What a lot of people don't know going into the theater is that this movie was actually part of The Bible mini-series awhile back on the History Channel. What they did was splice together certain parts for a movie experience. Some of it you can tell has more of TV budget than film, but it's nothing too bad. The intro I particularly liked, a very nice prologue featuring all the key Bible Scriptures from the Old Testament. After that, we head on over to the main story. The film is over two hours, so I can't believe I'm saying this, but it could have actually benefited from another hour. The birth scene could have been longer and more detailed. The fact that the Satan scenes were removed didn't help matters. How great would it have been to see the Three Temptations adapted for the big screen? It was a truly missed opportunity.
Diogo Morgado had an interesting thing ahead of him; portraying Jesus is always a challenging but accomplishing task. I am definitely pleased with how the portrayal came out. He portrayed happiness, righteous anger, and sadness effectively. He nicely delivered all the core verses Jesus said in the Scriptures. The Disciples, while technically getting screen time, don't stand out other than being "the disciples of Jesus." Only Peter and Judas really are given importance, even John the Baptist is surprisingly not a big deal in the film. But, Mary Magdalene is. She was definitely one of the best written of the people in the whole thing. The strange thing however is that she's featured a lot more than John, (almost every five minutes) and was made out to be a more important figure than what was said in the Scriptures when compared to The Baptist.
The thing, however, about the movie is that it assumes the viewer knows everything about the Scriptures it's based on. So key scenes such as Judas hanging himself are rushed because it assumes the viewer knows this ahead of time. Also, some of the lines are very robotic and could have been handled better. The biggest culprit is perhaps the scene where Peter denied Jesus three times. We know it's going to happen, but the problem is that it feels and looks scripted, as if he's reading an off-screen paper with the lines. Mary surprisingly doesn't play a huge factor here. But, her actress does a nice enough job displaying the emotion of a mother losing her son.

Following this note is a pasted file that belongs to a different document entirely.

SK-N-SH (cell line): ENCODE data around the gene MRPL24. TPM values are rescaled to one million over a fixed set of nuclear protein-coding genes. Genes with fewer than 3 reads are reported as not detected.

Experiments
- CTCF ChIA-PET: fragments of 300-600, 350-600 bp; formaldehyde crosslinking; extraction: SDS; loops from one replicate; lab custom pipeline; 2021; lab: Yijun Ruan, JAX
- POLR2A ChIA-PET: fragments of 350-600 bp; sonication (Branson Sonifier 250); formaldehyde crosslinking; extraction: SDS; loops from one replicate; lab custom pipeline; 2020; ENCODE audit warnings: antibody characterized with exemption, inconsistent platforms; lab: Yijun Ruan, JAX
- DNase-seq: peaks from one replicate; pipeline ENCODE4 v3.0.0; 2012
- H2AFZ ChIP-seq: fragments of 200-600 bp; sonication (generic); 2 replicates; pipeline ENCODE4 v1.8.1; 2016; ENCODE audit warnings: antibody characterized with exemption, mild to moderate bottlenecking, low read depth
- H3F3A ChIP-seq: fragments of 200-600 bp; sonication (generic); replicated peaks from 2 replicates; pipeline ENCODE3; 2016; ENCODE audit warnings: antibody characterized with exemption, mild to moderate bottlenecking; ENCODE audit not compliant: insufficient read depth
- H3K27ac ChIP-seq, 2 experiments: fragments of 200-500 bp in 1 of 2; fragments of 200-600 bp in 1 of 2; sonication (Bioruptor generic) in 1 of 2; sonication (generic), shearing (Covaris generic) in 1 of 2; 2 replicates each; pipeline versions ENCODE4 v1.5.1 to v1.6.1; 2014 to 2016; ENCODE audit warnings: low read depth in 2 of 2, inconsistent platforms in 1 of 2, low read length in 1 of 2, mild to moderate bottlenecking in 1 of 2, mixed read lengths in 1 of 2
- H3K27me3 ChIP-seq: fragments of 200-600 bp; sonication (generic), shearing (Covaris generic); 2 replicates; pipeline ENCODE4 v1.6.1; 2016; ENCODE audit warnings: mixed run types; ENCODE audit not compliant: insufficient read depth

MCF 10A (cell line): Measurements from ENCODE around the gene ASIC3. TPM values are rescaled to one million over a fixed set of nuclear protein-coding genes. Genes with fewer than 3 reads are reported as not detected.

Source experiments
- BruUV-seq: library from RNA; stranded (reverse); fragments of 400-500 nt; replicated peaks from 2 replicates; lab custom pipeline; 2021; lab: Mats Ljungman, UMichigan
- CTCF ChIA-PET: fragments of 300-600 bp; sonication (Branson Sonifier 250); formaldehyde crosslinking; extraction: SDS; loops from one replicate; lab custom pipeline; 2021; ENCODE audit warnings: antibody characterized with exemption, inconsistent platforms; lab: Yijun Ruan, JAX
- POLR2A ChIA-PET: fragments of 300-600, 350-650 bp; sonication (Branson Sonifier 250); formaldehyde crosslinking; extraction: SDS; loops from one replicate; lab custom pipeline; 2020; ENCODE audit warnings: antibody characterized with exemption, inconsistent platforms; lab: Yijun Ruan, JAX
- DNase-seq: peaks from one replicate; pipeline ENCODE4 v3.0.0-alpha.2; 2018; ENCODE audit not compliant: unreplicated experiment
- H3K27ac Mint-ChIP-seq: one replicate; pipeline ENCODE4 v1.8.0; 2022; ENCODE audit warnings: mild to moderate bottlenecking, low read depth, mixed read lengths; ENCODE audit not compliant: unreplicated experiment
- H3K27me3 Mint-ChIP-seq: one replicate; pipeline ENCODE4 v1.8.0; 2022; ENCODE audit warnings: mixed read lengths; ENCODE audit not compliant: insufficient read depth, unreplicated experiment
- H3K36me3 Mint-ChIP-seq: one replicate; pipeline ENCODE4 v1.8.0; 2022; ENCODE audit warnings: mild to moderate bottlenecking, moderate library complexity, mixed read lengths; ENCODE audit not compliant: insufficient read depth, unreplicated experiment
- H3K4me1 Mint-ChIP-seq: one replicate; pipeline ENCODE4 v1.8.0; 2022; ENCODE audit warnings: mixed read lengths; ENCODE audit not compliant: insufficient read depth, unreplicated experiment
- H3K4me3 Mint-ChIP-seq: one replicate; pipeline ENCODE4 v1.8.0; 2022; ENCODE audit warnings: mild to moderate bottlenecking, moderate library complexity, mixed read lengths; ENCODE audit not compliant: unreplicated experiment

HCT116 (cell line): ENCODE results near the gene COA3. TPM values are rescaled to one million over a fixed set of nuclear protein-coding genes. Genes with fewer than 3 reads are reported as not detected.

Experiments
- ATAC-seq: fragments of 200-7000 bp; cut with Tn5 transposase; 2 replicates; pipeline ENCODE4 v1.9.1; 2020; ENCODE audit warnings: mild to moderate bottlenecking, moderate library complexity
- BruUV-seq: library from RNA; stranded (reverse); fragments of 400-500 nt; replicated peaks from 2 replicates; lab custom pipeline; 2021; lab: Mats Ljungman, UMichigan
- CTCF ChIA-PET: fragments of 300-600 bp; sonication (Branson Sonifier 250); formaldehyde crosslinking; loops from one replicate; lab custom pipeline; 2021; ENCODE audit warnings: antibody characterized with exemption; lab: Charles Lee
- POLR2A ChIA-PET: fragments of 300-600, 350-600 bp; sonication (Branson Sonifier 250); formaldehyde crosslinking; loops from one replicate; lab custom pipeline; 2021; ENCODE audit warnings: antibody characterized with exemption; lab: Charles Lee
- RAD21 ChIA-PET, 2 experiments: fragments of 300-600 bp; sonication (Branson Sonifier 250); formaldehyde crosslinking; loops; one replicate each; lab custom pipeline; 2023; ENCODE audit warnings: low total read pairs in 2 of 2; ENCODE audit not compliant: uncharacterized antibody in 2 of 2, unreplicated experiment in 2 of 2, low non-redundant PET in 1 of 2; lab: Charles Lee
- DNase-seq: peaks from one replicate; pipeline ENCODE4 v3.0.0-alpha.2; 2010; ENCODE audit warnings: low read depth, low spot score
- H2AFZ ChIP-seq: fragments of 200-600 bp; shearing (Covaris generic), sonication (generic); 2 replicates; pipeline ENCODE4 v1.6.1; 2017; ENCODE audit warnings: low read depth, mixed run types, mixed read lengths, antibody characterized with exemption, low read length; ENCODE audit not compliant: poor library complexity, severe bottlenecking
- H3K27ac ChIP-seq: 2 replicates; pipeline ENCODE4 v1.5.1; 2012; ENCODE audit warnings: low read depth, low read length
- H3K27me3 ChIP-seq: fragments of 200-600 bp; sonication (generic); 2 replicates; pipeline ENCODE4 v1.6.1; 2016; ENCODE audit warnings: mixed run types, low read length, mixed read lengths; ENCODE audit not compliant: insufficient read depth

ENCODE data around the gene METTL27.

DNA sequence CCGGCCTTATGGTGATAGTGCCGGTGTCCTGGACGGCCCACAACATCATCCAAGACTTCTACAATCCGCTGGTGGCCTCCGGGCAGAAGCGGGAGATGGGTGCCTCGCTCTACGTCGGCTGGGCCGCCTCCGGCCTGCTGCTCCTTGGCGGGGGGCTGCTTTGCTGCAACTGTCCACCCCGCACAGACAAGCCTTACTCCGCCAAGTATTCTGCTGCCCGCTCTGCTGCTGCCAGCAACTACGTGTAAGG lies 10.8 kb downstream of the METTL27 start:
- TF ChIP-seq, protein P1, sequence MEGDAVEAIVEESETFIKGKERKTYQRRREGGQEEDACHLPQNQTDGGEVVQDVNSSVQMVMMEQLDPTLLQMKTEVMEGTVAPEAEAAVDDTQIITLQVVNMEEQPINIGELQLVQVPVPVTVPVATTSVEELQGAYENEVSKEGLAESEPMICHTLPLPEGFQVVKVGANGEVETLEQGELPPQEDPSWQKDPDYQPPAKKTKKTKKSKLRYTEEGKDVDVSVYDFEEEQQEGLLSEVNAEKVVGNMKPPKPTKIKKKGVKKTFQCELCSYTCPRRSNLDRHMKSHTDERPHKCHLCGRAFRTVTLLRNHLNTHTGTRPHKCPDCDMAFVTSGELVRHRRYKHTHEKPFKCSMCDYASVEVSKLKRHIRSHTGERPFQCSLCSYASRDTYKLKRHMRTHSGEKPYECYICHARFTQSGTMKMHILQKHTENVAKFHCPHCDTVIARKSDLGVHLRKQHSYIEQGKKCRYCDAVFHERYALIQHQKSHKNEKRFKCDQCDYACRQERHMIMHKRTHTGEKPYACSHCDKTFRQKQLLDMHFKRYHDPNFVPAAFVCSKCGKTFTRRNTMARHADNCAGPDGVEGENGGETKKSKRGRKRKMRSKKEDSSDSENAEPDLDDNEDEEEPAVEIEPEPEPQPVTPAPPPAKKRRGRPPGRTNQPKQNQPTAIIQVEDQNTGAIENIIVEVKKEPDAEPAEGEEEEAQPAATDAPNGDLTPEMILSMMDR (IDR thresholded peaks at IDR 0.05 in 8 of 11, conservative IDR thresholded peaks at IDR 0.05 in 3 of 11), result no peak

It's hard not to compare the final act to The Passion. Let's get one thing out of the way: yes, the Passion's portrayal of it was definitely more powerful and emotion inducing. But, that's not to say the Death wasn't handled that great here. It does the job very well, with great emotion portrayed by Diogo. It's a nice reminder that while He was God, He still had the flesh of a man, and thus felt pain. The entire Cross scene was well done. I also like how well the film does explaining the reason why Jesus was crucified. (Aside from the Spiritual reason.) Here we have this Man forgiving people's sins and claiming to be the Son of God, a clear blasphemy to some of the Jews at the time. The story does a great job explaining this, even more than The Passion. The soundtrack is pretty much what you'd expect. It goes nicely with each scene, and has good choir for the emotionally powerful ones.
Overall, SON OF GOD is a pretty great watch. Yes, it does take some liberties, and changes a few things, but in the end, it's hard to complain since what we get is a great telling of the life of Jesus. It could have used more scenes detailing certain things, and the fact that the Three Temptations wasn't included was immensely disappointing. But, despite any lingering complaints, the film succeeds in what it wanted to do. It might be a long time before we see Jesus on the big screen again, so the film is special in that regard too. We're all going to have our personal faults with it for taking some liberties, but by the end when He's on the Cross you'll forget about everything. SON OF GOD is definitely worth a watch, for anyone.
I am coming soon.